A comprehensive plan is described as a long-range plan intended to guide the growth and development of a community.
"Basically, it’s a vision of the community and the residents here who know Pleasant Township," said Chairman Keith Goldhardt. "It is how they view the community and where they would like to see it go not just now, but five or10 or 15 years down the road."
It also studies constraints and opportunities in relation to environmental factors, land use, recreation and economic development.
"We’ve been working on this new plan since January of 2007," said Lori Wade, who is a member of the Pleasant Township Comprehensive Plan Review Committee. The Comprehensive Plan Review Committee is commonly referred to as a steering committee.
The 12 members that make up the steering committee asked residents through surveys and focus groups to voice their concerns about the township and give their input on ways to make the quality of life better.
At the March 11 Pleasant Township Board of Trustees meeting, a brief outline was given by the Franklin County Planning Department about their latest updates (in collaboration with the steering community), as well as a date where community members can go to view their plans, hear more about them and voice their opinion on these matters.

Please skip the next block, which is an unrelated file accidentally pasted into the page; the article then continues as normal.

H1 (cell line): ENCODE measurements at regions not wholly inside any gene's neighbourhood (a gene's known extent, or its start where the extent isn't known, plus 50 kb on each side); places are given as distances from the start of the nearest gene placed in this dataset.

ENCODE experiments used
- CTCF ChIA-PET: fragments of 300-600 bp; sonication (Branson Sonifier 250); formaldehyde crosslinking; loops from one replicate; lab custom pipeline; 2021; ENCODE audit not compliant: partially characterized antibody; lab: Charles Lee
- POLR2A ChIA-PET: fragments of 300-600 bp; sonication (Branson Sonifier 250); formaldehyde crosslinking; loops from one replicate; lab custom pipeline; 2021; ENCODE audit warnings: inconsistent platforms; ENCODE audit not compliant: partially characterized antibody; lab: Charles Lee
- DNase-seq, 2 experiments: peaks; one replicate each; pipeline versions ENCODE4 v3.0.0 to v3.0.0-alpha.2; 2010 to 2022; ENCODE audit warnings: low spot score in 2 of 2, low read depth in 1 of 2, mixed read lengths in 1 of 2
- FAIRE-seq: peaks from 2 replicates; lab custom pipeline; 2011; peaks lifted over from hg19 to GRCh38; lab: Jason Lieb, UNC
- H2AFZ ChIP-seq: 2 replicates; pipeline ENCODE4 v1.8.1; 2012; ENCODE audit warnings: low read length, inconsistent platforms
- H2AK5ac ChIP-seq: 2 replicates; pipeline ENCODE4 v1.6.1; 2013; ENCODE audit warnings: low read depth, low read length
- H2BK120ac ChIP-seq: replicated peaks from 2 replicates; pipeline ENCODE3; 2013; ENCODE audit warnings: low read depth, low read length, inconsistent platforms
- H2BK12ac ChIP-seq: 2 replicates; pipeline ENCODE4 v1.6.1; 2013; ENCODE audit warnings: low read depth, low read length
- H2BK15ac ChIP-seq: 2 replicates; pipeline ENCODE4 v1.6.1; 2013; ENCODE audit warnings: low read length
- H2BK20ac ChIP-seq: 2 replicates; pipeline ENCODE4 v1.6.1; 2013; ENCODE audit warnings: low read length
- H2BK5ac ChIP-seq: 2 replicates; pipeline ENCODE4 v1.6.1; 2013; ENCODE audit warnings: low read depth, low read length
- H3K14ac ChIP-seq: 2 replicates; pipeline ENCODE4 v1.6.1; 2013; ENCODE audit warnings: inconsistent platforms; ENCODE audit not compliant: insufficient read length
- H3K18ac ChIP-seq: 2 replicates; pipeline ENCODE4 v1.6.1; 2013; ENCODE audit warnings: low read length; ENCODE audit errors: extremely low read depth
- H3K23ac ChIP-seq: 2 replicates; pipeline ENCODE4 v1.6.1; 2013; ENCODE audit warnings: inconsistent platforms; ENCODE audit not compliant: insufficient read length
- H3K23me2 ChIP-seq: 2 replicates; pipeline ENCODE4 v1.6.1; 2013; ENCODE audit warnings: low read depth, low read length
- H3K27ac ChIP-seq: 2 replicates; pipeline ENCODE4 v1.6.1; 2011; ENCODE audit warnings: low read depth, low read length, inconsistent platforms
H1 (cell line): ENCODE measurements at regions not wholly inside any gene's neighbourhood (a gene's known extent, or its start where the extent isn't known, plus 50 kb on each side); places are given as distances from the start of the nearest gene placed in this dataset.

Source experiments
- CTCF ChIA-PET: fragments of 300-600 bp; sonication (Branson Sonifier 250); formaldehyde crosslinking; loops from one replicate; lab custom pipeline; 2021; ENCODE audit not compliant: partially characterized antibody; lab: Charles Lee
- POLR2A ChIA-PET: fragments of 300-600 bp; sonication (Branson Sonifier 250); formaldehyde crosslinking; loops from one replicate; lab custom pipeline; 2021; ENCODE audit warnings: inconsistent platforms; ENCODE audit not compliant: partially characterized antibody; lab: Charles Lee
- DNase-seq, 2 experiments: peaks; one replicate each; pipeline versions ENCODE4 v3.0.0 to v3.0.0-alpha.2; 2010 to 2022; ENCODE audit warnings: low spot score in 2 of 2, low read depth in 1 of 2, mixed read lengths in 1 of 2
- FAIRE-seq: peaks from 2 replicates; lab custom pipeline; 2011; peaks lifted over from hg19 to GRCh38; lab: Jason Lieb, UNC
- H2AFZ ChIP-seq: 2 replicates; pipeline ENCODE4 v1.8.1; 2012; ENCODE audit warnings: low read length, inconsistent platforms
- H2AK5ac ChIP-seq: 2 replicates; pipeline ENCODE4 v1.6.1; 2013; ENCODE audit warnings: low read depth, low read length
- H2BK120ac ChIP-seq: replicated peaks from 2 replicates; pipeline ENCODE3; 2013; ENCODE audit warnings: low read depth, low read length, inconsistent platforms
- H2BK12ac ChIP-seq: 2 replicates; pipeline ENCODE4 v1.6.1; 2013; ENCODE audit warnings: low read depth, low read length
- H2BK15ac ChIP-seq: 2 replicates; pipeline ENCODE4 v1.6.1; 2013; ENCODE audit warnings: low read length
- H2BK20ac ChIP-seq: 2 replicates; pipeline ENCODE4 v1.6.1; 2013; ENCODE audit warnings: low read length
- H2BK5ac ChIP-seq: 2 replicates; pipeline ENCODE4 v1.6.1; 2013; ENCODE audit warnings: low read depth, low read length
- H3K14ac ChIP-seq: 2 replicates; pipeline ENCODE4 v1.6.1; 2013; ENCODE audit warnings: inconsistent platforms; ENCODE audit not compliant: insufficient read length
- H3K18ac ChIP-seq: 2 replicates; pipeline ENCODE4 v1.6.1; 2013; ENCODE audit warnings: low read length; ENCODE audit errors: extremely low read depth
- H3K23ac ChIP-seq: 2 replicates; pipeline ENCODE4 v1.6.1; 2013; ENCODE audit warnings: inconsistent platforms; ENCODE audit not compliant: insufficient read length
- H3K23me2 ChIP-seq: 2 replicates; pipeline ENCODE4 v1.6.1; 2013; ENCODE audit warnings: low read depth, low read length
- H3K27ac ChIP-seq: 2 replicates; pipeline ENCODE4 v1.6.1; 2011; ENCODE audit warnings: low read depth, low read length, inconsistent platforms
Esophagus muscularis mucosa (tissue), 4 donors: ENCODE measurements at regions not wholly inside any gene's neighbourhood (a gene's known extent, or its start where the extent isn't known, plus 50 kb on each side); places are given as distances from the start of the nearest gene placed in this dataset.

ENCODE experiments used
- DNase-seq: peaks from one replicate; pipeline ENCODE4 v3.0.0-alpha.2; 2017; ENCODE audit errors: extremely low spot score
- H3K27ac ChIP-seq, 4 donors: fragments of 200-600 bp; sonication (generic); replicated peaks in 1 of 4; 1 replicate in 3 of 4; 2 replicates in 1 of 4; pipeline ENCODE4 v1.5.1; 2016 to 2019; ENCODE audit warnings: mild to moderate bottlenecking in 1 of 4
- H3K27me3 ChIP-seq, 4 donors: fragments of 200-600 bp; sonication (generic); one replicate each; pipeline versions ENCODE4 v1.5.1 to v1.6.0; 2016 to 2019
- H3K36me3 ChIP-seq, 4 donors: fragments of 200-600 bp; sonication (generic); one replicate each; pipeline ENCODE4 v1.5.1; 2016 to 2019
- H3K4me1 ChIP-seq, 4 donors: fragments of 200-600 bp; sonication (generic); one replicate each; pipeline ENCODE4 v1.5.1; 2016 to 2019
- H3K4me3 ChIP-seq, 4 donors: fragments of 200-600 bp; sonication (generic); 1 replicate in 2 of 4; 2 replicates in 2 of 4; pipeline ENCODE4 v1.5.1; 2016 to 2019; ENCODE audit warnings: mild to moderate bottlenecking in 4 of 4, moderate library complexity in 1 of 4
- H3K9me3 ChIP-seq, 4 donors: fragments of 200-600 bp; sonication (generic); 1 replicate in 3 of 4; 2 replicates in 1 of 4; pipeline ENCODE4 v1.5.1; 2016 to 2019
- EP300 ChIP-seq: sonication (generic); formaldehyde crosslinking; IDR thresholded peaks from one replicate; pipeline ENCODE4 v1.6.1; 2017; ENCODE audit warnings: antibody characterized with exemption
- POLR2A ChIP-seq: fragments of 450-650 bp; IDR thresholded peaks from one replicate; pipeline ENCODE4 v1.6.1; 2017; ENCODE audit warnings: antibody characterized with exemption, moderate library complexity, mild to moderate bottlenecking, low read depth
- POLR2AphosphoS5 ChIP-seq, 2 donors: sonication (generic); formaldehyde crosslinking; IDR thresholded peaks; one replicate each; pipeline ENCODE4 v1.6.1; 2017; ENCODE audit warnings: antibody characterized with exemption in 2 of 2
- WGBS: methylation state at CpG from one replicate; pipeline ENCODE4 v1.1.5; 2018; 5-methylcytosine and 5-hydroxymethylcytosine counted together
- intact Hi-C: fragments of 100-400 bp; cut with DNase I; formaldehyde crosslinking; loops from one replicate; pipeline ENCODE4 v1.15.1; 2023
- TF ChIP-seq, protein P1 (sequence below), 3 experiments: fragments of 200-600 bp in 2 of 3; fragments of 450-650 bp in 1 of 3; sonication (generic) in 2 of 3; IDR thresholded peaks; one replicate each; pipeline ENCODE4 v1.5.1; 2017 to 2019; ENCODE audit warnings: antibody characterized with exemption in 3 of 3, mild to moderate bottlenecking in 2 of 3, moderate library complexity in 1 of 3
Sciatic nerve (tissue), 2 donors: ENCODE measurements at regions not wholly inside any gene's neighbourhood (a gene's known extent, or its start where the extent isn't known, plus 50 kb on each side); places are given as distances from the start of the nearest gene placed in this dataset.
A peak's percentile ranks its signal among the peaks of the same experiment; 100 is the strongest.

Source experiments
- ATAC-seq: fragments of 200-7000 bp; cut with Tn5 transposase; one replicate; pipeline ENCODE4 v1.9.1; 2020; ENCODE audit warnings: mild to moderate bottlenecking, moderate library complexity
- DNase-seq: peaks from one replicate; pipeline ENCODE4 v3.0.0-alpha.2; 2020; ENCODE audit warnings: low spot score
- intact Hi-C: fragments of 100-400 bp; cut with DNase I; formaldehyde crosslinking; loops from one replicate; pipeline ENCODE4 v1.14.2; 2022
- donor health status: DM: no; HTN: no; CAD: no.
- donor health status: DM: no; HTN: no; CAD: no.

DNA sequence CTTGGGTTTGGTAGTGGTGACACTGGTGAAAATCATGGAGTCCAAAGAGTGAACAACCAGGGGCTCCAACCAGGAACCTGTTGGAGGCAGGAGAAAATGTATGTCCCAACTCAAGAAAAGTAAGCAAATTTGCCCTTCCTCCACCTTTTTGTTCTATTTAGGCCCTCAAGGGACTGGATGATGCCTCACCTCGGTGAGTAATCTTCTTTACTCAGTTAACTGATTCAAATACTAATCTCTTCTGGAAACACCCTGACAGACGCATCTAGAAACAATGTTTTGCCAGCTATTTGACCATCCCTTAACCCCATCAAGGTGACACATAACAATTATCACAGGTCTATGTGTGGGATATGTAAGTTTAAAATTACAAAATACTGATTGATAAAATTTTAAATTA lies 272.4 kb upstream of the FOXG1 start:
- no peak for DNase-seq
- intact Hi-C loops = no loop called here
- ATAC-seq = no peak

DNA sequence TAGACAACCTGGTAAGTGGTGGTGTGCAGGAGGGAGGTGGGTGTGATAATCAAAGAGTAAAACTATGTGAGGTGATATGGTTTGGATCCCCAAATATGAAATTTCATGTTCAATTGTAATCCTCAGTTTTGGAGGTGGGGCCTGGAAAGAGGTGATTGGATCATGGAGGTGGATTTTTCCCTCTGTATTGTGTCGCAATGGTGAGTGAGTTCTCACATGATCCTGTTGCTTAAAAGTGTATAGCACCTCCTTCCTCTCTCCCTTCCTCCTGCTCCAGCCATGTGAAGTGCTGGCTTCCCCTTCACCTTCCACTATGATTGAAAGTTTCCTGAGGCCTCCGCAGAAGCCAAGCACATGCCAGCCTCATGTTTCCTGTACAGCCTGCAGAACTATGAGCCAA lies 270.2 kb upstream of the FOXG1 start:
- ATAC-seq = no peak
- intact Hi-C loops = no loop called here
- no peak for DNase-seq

"This meeting is our way to say, ‘this is what the Pleasant Township people want to see in their township,’" Goldhardt said.
The presentation on March 27 will include discussions about commercial, conservation and residential development, farmland, environment, road improvement and transportation.
"There is a wide variety of people and interest in Pleasant Township, but we can’t have separate plans for everybody," said Ben Weiner of the Franklin County Development Department. "It’s going to involve a certain give and take but we want people to be satisfied or very satisfied with the plan."
Regarding commercial development, Weiner said the topic residents are paying a lot of attention to is Interstate 71 and Harrisburg Pike. The plan would allow retail shops, office spaces and heavier commercial spaces to take up residence along this highly trafficked area.
"I would call it a commercial development with conditions."
Another hot button issue was transportation and the speed limits on rural roads in the township.
"Roads and speed is what people were most concerned about," said Weiner. "Townships have no ability to lower the speed limits."
However, county and state legislatures do have that ability.
"We have to try to influence the decision makers to help their problem get taken care of," Weiner said.
As all of these topics were briefly touched upon, a more in-depth presentation will be given at Pleasant View Middle School on March 27. The doors open at 6:30, with the presentation starting at 6:45. After the presentation, community feedback will begin at 7 p.m. and will run to 8 p.m.
"I encourage everyone to come and talk about the plan," Goldhardt stated. "It’s important to stay up to speed with it."
Pleasant View Middle School is located at 7255 Kropp Road.
In the March 2 edition of the Southwest Messenger, the article covering the Pleasant Township Board of Trustees meeting for Feb. 26 stated that the fire department average 67 medical runs per year. The correct sentence was supposed to be; in 2007, the fire department averaged 67 medical runs per month.
"I think it would be hard to justify a new medic if we were only making 67 runs a run," said Fire Chief Jay Noojin. "We ended up making 81 medical responses in February alone."